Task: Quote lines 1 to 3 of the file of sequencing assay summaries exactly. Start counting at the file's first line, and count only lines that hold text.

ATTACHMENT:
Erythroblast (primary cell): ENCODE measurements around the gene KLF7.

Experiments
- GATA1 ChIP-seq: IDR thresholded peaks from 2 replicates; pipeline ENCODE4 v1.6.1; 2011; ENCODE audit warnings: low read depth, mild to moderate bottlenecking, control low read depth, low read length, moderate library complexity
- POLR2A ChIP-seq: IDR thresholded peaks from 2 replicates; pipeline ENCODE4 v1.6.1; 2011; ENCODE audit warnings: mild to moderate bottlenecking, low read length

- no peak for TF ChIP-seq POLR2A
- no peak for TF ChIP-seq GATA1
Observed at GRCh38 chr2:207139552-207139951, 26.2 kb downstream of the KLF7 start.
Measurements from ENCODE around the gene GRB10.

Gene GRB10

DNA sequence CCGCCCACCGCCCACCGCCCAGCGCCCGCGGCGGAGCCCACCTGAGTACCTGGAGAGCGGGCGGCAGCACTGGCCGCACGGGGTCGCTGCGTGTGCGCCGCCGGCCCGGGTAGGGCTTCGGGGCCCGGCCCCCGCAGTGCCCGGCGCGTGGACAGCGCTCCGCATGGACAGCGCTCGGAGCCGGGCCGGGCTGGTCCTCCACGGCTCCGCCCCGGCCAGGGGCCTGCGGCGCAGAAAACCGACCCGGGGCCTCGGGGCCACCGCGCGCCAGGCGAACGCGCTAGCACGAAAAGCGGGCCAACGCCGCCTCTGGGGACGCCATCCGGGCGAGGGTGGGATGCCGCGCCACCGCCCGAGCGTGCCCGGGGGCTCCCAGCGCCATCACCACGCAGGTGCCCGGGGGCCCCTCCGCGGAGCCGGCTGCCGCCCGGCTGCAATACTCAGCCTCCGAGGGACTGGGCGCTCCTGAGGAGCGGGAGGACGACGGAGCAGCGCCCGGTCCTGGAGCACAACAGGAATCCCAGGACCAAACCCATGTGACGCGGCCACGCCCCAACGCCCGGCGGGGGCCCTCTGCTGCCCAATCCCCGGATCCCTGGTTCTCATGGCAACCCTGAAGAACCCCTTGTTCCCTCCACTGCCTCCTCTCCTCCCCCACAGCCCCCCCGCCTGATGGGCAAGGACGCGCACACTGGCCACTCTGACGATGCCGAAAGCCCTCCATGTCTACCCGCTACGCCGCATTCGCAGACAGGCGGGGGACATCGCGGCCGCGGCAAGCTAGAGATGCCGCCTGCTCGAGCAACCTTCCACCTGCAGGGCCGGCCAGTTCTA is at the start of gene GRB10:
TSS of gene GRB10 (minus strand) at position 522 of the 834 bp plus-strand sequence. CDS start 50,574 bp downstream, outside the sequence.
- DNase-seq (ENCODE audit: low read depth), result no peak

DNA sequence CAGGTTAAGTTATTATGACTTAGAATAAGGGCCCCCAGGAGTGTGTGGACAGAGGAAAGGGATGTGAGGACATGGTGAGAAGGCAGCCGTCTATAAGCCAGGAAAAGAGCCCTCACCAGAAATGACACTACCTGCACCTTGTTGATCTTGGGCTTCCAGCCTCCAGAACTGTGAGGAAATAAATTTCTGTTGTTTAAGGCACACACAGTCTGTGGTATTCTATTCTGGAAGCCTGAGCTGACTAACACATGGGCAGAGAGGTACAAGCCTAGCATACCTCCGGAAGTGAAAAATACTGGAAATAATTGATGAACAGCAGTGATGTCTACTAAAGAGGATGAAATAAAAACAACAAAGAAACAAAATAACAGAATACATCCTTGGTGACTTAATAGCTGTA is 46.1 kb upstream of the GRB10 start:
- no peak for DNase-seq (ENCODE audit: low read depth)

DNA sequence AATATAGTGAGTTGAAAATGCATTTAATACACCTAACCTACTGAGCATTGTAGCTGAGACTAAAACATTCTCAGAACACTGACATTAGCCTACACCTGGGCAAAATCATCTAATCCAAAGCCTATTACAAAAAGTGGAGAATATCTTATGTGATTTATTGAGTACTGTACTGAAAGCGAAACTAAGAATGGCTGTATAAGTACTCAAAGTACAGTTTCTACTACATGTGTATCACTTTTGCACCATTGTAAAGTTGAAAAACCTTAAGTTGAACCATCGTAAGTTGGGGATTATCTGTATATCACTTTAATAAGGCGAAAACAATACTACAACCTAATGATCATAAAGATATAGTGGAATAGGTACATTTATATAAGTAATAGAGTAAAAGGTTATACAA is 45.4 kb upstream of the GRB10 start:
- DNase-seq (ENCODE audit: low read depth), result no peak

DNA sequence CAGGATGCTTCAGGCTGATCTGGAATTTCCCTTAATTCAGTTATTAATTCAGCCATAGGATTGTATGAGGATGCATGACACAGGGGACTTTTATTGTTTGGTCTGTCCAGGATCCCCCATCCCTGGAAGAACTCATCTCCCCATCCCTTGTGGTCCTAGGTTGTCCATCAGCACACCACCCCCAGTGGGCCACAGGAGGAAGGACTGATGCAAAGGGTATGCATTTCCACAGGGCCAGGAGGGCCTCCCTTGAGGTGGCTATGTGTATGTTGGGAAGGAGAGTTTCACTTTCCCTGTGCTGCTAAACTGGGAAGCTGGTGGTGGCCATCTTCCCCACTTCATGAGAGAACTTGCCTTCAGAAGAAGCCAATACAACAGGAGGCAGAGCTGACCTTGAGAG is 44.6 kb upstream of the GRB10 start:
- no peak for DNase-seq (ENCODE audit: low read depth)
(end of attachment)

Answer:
Erythroblast (primary cell): ENCODE measurements around the gene KLF7.

Experiments
- GATA1 ChIP-seq: IDR thresholded peaks from 2 replicates; pipeline ENCODE4 v1.6.1; 2011; ENCODE audit warnings: low read depth, mild to moderate bottlenecking, control low read depth, low read length, moderate library complexity